Two large staircases of water, which you must walk up or around, are the prelude to the Subway tunnel itself, along with a crack where almost the entire creek flow astonishingly becomes a few inches wide. This is an incredible 1/4 mile of some of the most beautiful scenery in Zion, and you’re not even in the Subway! The rock faces are gorgeous and tall and awe-inspiring as they wrap above you into the sky. The water has carved and smoothed everything though here. As you carefully make your way up the slippery creekbed, you’ll see the opening to the tunnel ahead. It’s dark, round and enticing, and once you get to the mouth of the tunnel itself, this is a moment to pause and realize what you just did.
Before you are stair-stepped pools flowing through the middle of a glorious striped rock tunnel. Above you, you can just see either bright green (spring/summer) or flaming yellow (autumn) plants on the rock faces. Once you make your way up some of the tunnel, it opens out into a smooth, water-filled space that takes up the entire space between the rock walls. The water is green and all the rocks beneath look like a maze. If you hop into the pool, you’ll wade through and see Keyhole Falls, a stunning 10′ waterfall in what feels like a cave. On my last hike in 2009, I stood under it because it was so hot outside. This time, I didn’t. Brrrrr October.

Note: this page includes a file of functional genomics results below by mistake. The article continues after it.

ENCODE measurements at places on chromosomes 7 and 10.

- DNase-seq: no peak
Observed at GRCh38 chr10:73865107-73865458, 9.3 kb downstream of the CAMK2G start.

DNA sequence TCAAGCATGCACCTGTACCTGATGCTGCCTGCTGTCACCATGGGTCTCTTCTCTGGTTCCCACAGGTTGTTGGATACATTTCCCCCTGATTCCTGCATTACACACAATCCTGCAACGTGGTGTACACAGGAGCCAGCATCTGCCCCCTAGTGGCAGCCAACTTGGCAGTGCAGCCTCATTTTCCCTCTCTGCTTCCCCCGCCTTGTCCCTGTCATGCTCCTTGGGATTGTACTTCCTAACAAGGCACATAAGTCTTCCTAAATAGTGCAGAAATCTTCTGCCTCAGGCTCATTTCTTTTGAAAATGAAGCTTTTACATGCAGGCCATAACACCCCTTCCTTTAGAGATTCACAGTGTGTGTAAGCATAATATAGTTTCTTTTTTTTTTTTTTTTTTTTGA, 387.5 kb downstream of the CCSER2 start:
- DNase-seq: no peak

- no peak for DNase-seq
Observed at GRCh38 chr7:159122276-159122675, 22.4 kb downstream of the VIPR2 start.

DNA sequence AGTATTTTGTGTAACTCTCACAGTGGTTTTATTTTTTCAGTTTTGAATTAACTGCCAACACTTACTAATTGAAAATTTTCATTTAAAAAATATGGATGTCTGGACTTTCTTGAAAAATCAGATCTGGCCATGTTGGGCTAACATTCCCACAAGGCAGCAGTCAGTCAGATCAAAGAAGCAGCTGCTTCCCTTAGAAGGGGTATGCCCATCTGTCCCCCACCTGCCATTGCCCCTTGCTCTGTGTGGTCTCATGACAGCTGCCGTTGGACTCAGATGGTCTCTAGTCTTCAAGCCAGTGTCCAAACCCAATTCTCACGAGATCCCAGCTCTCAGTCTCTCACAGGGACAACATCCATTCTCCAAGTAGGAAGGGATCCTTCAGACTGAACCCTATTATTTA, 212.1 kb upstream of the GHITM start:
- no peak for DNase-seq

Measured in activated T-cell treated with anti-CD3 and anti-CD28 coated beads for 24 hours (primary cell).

The Subway is short. Tiny, even. Incredibly slippery. It is so packed with beauty and details that you could spend the entire day finding new bits to it. As a photographer, not going into a twitchy fit of “I MUST PHOTOGRAPH EVERYTHING” is really hard. I have to force myself to stop, look, feel, find angles, try to tell a story instead of blasting a long-exposure off every two feet. There are so many things to notice.
Leaving is hard. Especially when you think about the traverse that awaits you. I always pause before I go around the sweeping rock curve back into the main canyon, looking back at the small round black opening to the Subway tunnel and promise that I’ll be back. I can’t help myself. It’s a hauntingly beautiful and wild place, and it’s one that stays with me. I long for it. I crave it. Whenever I’m in Zion without visiting it, I feel like I missed something. This all said even after visiting other amazing and unique places, like the Narrows and Kanarra Creek and the Emerald Pools during a flash flood.
I do think a lot of the cloying appeal of The Subway is because it is so hard to get to. If it were on the side of the road, it would be overrun with photographers and tourists. As it is, there are so many people that want to visit that getting a permit in the summer is really hard–it’s all done on a lottery system and there are no guarantees. Thank heavens that it’s out there in the actual wilderness, not full of candy wrappers and water bottles, and that those of us who love it can only get there because we’re willing to work hard for it. I’m so happy to be among those lucky enough to love it for its elusive beauty.